• by Extremus (1043274)

        There have been recent rumours about Brazil again considering the russian PAK-FA project.

      • Saying "I don't trust US-Based stuff" could be technical, but its more likely a means to punish the US... "making sure the chickens come home to roost"

        Punishing the US which is about the ONLY THING that has any hope of real change - if big US corporations start losing deals because of the shenanigans form the NSA, they'll start throwing their weight around and the politicians will listen.

  • by rossdee (243626) on Thursday December 19, 2013 @10:33AM (#45735671)

    Maybe the Saab is a better deal anyway, their latest plane is a newer design, and more agile.

    • Re: (Score:2, Interesting)

      by CapeDoryBob (204240)

      Read the NY Times article. The SAAB is much cheaper to operate. Looking at it, I think of it as an updated Northrop F5.

      • by Brandano (1192819)
        Almost. I would place it roughly in the category of the F20 Tigershark, but with modernized avionics and greater weapon load and flexibility. It doesn't have a long range, but that only really becomes a problem when you are concerned with attack missions rather than defending your country.
    • by wcrowe (94389)

      That's a good point. I remember building a model of the YF-17 (the forerunner of the F-18) when I was in junior high... in 1975... almost 40 years ago. However much lipstick you put on the pig, you can't get around the fact that it is a pretty old design.

      • The Superhornet is largely a new airplane. It is only related to the original Hornet in name and shape.

    • by Savage-Rabbit (308260) on Thursday December 19, 2013 @10:51AM (#45735895)

      ... and easier to maintain as well. The Saab Gripen is an awesome aircraft and a good choice. On the other hand the Gripens do still have lots of US parts in them so it's not as if US companies don't stand to gain, they'll just gain less. Theoretically the USA can even veto the sale because of the US parts in the Gripen if they want to be really petty about this and piss the Brazilians off even more. The most delicious part of this development (from the point of view of Airbus, EADS, Sukhoi, Dassault et al) is that Boeing, a long time beneficiary of US government sponsored industrial espionage, has been hosted by it's own petard for a change.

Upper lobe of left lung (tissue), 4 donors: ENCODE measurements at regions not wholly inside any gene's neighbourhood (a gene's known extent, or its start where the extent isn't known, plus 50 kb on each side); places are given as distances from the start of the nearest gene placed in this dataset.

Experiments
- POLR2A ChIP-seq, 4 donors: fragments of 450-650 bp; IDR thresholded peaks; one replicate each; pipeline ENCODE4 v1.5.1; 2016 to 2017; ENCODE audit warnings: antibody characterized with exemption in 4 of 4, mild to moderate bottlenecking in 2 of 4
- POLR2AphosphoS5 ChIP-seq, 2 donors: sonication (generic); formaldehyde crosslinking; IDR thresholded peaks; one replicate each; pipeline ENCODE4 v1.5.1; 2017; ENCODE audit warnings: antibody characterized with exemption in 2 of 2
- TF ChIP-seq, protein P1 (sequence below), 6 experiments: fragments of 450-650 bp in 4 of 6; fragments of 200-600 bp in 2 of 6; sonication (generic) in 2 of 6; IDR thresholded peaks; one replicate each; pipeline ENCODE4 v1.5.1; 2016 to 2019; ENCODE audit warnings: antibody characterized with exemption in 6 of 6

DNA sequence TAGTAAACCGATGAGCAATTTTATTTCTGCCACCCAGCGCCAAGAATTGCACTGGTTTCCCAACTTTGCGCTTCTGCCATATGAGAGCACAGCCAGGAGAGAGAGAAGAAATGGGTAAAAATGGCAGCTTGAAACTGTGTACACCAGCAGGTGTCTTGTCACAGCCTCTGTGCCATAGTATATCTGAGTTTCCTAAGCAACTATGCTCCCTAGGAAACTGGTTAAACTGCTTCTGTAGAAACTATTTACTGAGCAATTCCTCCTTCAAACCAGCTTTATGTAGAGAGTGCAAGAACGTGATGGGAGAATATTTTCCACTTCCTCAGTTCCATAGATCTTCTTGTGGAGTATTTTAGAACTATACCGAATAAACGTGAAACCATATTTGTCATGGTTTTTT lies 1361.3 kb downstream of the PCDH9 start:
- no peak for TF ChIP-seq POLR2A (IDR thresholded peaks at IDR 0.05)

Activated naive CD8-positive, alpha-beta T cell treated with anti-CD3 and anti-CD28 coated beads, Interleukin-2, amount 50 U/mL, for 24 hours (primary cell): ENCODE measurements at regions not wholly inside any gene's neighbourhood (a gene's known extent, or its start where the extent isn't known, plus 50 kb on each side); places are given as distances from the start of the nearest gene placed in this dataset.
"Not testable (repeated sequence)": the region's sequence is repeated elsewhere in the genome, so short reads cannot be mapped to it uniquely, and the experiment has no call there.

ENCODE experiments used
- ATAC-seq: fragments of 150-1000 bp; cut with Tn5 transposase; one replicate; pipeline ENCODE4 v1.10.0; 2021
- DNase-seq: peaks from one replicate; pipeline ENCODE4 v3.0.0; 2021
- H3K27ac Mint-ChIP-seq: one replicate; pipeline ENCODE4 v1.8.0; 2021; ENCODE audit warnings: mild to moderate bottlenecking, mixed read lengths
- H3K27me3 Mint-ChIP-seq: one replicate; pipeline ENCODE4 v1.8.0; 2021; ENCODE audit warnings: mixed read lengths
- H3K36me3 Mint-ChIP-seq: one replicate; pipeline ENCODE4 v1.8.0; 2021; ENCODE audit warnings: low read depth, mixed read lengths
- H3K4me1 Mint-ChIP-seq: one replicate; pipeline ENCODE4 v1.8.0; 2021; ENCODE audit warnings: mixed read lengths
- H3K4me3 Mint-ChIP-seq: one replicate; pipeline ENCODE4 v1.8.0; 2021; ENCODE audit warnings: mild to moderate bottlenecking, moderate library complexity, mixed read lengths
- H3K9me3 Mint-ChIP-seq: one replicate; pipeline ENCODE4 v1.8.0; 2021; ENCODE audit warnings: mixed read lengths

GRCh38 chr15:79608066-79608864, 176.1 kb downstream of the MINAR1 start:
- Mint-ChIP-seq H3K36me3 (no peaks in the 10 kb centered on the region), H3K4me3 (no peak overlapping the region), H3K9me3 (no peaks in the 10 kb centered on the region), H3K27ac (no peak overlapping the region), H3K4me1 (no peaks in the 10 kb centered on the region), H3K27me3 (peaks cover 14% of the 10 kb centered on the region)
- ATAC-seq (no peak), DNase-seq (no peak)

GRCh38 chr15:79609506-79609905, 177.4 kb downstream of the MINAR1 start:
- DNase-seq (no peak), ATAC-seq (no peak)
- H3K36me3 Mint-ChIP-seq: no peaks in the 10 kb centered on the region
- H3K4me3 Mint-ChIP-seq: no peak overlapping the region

• Aircraft facts (Score:5, Informative)

    by Anonymous Coward on Thursday December 19, 2013 @10:54AM (#45735927)

    Just for info : they have decided for the better plane.
    The JAS SuperGrippen (Grippen NG) has a much larger ferry and combat range (twice as much as the F/A18), is a lot faster (Mach 2.2, even faster than the F35), more agile AND cheaper both in initial costs and per flight hour. It's comparable to the Eurofighter. Except that the JAS 39 NG has the much better radar.
    It has a bit lower weapon payload, though (5.3 metric ton (JAS39) vs 6 metric ton (F/A18)). But for the cost of one american plane, you can buy two JAS39 and thus have air superiority.

    • Re:Aircraft facts (Score:4, Interesting)

      by Optimal Cynic (2886377) on Thursday December 19, 2013 @11:11AM (#45736145)

      It's comparable to the Eurofighter. Except that the JAS 39 NG has the much better radar.

      It's in no way comparable to the Eurofighter. The JAS aircraft actually works, it's not a political football, it's not a vast waste of scarce defence money and it is fit for purpose. The Eurofighter fits none of those criteria.

    • Just for info : they have decided for the better plane.

      You forget the Rafale which is by far superior to the Gripen.

      See Switzerland: they also have chosen the Gripen for political and price reason, even if it doesn't meet the military requirements!

      End of page 2 [newsnetz.ch]:

      The Gripen has been rated unsatisfactory in the accomplishment for Air-to-Air and Strike missions.
      The Gripen obtained the 3rd rank in the evaluation of the effectiveness.
      Based on flight test results, the Rafale is the candidate which fulfil all Swiss Air Force requirements and ended with the best score recommended as new fighter for the Swiss Air Force.

      • by Shinobi (19308) on Thursday December 19, 2013 @11:40AM (#45736549)

        Ah yes, that report, written by Dassault themselves, even in the face of Gripen curbstomping Rafale in red flag excercises, and Gripen proving that it was better at strike missions in Libya.

        Basically, Dassault has such a foothold in the Swiss Air Force that they can write the requirements and testing specs to favour Dassault. It's like trying to sell Gripen or Typhoon to the US or Russian Air Forces.....

        • by advid.net (595837)

          [...], and Gripen proving that it was better at strike missions in Libya.

          Err... no.

          In Libya the Gripen has only been used for recognition, not for strike.

          Why ? Political choice, so they do not risk to kill civilians, and here [expressen.se] Carl Bildt said the Gripen was not suitable for strike (which is BS, but an excuse for not to strike).

          About Dassault writing the report, I'm interested in anything backing this idea (fact,quotes,...). To me it doesn't look like so.

          • by Shinobi (19308) on Thursday December 19, 2013 @01:38PM (#45737871)